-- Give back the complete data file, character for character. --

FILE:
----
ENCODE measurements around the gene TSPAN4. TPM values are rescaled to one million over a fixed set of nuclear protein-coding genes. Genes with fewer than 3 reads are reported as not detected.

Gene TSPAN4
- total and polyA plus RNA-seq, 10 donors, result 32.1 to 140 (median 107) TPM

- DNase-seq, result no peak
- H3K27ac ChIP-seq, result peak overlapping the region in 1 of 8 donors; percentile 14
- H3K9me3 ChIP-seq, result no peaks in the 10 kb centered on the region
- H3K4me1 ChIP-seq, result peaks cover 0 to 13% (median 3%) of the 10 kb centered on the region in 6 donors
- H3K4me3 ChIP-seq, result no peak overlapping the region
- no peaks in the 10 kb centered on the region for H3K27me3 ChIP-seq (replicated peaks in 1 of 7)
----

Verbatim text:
ENCODE measurements around the gene TSPAN4. TPM values are rescaled to one million over a fixed set of nuclear protein-coding genes. Genes with fewer than 3 reads are reported as not detected.

Gene TSPAN4
- total and polyA plus RNA-seq, 10 donors, result 32.1 to 140 (median 107) TPM

- DNase-seq, result no peak
- H3K27ac ChIP-seq, result peak overlapping the region in 1 of 8 donors; percentile 14
- H3K9me3 ChIP-seq, result no peaks in the 10 kb centered on the region
- H3K4me1 ChIP-seq, result peaks cover 0 to 13% (median 3%) of the 10 kb centered on the region in 6 donors
- H3K4me3 ChIP-seq, result no peak overlapping the region
- no peaks in the 10 kb centered on the region for H3K27me3 ChIP-seq (replicated peaks in 1 of 7)